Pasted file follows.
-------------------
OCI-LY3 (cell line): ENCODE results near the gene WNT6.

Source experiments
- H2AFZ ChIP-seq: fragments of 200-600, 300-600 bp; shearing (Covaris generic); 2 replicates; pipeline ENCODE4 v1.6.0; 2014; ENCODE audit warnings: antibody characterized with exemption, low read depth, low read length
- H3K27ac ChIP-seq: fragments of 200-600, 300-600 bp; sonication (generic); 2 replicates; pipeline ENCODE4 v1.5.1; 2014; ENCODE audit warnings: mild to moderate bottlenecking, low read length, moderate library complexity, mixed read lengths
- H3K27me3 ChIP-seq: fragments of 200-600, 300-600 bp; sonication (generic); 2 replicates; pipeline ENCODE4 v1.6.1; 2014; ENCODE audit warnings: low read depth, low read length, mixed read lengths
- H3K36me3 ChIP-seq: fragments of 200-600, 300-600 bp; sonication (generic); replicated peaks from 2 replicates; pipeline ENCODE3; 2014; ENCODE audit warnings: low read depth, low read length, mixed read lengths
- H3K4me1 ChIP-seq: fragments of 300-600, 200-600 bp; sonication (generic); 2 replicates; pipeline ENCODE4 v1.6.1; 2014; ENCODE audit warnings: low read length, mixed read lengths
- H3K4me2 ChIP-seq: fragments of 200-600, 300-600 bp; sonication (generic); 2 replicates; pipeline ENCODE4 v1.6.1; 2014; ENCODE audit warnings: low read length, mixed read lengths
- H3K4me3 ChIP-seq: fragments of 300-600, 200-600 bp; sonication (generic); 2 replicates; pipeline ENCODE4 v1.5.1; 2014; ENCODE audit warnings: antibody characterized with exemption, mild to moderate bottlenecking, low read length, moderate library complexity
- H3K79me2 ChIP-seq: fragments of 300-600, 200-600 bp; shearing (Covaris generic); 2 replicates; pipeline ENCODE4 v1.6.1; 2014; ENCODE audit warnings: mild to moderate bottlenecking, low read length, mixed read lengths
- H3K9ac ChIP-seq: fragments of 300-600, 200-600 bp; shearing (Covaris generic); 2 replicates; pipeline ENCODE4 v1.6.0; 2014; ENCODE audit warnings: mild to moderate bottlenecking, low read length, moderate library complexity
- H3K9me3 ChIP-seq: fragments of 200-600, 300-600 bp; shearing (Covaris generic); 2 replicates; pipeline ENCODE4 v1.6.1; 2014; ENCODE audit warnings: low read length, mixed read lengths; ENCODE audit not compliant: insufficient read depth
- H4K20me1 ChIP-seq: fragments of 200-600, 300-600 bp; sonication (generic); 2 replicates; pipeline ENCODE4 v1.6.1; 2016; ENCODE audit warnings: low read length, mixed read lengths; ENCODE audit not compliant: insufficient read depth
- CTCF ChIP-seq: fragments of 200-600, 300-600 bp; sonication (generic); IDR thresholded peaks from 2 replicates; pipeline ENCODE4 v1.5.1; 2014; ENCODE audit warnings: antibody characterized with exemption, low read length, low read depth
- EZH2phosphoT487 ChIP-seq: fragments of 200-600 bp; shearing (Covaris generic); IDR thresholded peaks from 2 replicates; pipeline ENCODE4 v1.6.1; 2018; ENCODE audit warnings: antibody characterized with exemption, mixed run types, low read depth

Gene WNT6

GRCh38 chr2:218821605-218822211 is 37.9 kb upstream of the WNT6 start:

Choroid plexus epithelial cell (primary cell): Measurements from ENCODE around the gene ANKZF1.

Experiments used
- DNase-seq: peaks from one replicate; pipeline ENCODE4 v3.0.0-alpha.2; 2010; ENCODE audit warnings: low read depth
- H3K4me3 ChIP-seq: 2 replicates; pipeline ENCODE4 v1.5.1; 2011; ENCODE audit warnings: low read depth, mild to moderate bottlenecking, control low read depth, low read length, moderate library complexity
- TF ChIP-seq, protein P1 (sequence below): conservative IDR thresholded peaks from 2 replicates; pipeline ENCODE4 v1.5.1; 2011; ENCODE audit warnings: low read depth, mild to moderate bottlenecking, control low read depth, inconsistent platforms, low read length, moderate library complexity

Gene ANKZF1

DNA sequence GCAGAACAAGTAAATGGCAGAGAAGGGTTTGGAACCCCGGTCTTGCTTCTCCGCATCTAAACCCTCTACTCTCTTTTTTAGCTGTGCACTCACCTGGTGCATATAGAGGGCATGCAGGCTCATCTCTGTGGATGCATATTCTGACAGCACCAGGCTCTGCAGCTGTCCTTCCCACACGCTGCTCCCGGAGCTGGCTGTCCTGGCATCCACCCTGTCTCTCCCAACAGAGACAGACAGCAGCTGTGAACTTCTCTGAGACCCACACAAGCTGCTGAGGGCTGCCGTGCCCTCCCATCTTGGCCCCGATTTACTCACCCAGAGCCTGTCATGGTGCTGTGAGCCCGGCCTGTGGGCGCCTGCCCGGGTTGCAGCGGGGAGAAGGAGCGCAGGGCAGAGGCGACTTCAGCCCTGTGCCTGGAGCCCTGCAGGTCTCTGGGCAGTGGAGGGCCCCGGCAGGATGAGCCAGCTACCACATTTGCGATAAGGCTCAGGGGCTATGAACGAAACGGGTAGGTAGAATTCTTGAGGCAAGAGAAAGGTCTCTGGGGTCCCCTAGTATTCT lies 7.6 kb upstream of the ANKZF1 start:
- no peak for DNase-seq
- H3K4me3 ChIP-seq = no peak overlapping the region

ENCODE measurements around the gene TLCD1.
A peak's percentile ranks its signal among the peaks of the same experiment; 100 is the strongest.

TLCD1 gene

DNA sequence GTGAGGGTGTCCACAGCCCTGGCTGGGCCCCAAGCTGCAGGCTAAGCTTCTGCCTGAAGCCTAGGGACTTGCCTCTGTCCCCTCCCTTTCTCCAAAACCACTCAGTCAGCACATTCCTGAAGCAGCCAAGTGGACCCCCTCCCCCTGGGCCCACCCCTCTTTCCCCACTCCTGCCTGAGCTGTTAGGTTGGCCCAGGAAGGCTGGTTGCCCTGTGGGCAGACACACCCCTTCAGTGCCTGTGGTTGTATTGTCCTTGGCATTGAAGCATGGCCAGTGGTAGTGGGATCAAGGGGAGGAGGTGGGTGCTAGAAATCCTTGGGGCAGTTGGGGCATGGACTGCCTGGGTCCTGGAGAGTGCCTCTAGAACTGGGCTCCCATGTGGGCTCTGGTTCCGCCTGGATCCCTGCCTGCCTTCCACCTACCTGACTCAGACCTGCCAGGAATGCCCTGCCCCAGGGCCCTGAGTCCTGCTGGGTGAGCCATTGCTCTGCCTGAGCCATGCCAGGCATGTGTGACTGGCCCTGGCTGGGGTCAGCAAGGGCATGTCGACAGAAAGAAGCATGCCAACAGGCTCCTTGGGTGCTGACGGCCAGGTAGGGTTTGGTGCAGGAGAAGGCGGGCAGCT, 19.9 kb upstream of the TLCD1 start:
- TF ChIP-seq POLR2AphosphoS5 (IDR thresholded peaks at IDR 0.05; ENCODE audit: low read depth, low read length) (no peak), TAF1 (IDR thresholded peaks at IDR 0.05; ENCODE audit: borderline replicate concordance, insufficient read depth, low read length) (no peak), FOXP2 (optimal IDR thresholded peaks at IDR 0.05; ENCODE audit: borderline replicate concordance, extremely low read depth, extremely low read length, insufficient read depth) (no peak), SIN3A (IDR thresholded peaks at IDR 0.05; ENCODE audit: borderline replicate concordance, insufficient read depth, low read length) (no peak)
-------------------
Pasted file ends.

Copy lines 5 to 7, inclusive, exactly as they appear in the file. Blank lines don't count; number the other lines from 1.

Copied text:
- H3K27me3 ChIP-seq: fragments of 200-600, 300-600 bp; sonication (generic); 2 replicates; pipeline ENCODE4 v1.6.1; 2014; ENCODE audit warnings: low read depth, low read length, mixed read lengths
- H3K36me3 ChIP-seq: fragments of 200-600, 300-600 bp; sonication (generic); replicated peaks from 2 replicates; pipeline ENCODE3; 2014; ENCODE audit warnings: low read depth, low read length, mixed read lengths
- H3K4me1 ChIP-seq: fragments of 300-600, 200-600 bp; sonication (generic); 2 replicates; pipeline ENCODE4 v1.6.1; 2014; ENCODE audit warnings: low read length, mixed read lengths